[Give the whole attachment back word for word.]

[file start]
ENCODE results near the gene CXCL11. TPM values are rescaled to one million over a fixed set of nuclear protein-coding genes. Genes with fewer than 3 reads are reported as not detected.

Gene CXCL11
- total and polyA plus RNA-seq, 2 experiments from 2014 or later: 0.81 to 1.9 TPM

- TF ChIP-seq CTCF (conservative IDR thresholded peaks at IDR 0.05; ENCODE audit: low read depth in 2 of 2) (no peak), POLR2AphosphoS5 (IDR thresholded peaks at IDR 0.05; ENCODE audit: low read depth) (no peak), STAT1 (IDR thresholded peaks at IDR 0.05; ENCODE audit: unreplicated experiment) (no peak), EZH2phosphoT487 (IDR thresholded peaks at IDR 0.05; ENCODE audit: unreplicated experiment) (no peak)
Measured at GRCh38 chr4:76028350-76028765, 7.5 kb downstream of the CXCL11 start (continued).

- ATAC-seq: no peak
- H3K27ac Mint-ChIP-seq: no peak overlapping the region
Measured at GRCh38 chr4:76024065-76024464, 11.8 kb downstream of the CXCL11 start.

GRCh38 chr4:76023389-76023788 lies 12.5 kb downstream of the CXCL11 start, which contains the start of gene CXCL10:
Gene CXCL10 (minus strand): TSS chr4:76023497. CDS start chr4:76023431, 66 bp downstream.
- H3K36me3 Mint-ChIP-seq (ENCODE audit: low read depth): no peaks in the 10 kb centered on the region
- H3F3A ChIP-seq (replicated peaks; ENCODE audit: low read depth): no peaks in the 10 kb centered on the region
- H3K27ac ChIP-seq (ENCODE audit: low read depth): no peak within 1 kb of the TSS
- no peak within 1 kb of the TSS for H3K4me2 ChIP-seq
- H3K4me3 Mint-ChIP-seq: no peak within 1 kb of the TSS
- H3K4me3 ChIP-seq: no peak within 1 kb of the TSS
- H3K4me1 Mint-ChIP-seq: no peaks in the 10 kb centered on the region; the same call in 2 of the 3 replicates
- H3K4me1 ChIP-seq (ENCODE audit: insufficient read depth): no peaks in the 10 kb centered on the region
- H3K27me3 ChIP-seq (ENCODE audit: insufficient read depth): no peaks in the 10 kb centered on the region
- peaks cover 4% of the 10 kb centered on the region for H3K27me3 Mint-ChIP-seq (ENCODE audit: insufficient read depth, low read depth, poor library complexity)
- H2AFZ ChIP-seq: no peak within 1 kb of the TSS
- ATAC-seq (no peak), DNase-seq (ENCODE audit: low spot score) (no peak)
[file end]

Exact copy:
ENCODE results near the gene CXCL11. TPM values are rescaled to one million over a fixed set of nuclear protein-coding genes. Genes with fewer than 3 reads are reported as not detected.

Gene CXCL11
- total and polyA plus RNA-seq, 2 experiments from 2014 or later: 0.81 to 1.9 TPM

- TF ChIP-seq CTCF (conservative IDR thresholded peaks at IDR 0.05; ENCODE audit: low read depth in 2 of 2) (no peak), POLR2AphosphoS5 (IDR thresholded peaks at IDR 0.05; ENCODE audit: low read depth) (no peak), STAT1 (IDR thresholded peaks at IDR 0.05; ENCODE audit: unreplicated experiment) (no peak), EZH2phosphoT487 (IDR thresholded peaks at IDR 0.05; ENCODE audit: unreplicated experiment) (no peak)
Measured at GRCh38 chr4:76028350-76028765, 7.5 kb downstream of the CXCL11 start (continued).

- ATAC-seq: no peak
- H3K27ac Mint-ChIP-seq: no peak overlapping the region
Measured at GRCh38 chr4:76024065-76024464, 11.8 kb downstream of the CXCL11 start.

GRCh38 chr4:76023389-76023788 lies 12.5 kb downstream of the CXCL11 start, which contains the start of gene CXCL10:
Gene CXCL10 (minus strand): TSS chr4:76023497. CDS start chr4:76023431, 66 bp downstream.
- H3K36me3 Mint-ChIP-seq (ENCODE audit: low read depth): no peaks in the 10 kb centered on the region
- H3F3A ChIP-seq (replicated peaks; ENCODE audit: low read depth): no peaks in the 10 kb centered on the region
- H3K27ac ChIP-seq (ENCODE audit: low read depth): no peak within 1 kb of the TSS
- no peak within 1 kb of the TSS for H3K4me2 ChIP-seq
- H3K4me3 Mint-ChIP-seq: no peak within 1 kb of the TSS
- H3K4me3 ChIP-seq: no peak within 1 kb of the TSS
- H3K4me1 Mint-ChIP-seq: no peaks in the 10 kb centered on the region; the same call in 2 of the 3 replicates
- H3K4me1 ChIP-seq (ENCODE audit: insufficient read depth): no peaks in the 10 kb centered on the region
- H3K27me3 ChIP-seq (ENCODE audit: insufficient read depth): no peaks in the 10 kb centered on the region
- peaks cover 4% of the 10 kb centered on the region for H3K27me3 Mint-ChIP-seq (ENCODE audit: insufficient read depth, low read depth, poor library complexity)
- H2AFZ ChIP-seq: no peak within 1 kb of the TSS
- ATAC-seq (no peak), DNase-seq (ENCODE audit: low spot score) (no peak)